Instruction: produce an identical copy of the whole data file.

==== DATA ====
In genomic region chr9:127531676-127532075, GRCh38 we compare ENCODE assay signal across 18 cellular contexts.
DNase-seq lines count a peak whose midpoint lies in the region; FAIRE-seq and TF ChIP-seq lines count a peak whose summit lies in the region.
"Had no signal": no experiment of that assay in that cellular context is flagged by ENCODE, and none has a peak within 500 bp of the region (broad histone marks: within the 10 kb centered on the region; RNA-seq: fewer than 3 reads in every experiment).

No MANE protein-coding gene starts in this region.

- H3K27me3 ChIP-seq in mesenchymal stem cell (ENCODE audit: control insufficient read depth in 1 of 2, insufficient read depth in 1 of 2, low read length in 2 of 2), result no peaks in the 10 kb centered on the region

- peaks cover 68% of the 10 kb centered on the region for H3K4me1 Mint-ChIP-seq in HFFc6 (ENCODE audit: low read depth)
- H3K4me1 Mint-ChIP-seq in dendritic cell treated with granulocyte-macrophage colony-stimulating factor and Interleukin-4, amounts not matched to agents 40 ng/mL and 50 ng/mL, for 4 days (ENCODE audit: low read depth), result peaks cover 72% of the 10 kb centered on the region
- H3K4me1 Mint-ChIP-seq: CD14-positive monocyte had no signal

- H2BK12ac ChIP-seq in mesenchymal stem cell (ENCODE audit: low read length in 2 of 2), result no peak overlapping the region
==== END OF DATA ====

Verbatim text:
In genomic region chr9:127531676-127532075, GRCh38 we compare ENCODE assay signal across 18 cellular contexts.
DNase-seq lines count a peak whose midpoint lies in the region; FAIRE-seq and TF ChIP-seq lines count a peak whose summit lies in the region.
"Had no signal": no experiment of that assay in that cellular context is flagged by ENCODE, and none has a peak within 500 bp of the region (broad histone marks: within the 10 kb centered on the region; RNA-seq: fewer than 3 reads in every experiment).

No MANE protein-coding gene starts in this region.

- H3K27me3 ChIP-seq in mesenchymal stem cell (ENCODE audit: control insufficient read depth in 1 of 2, insufficient read depth in 1 of 2, low read length in 2 of 2), result no peaks in the 10 kb centered on the region

- peaks cover 68% of the 10 kb centered on the region for H3K4me1 Mint-ChIP-seq in HFFc6 (ENCODE audit: low read depth)
- H3K4me1 Mint-ChIP-seq in dendritic cell treated with granulocyte-macrophage colony-stimulating factor and Interleukin-4, amounts not matched to agents 40 ng/mL and 50 ng/mL, for 4 days (ENCODE audit: low read depth), result peaks cover 72% of the 10 kb centered on the region
- H3K4me1 Mint-ChIP-seq: CD14-positive monocyte had no signal

- H2BK12ac ChIP-seq in mesenchymal stem cell (ENCODE audit: low read length in 2 of 2), result no peak overlapping the region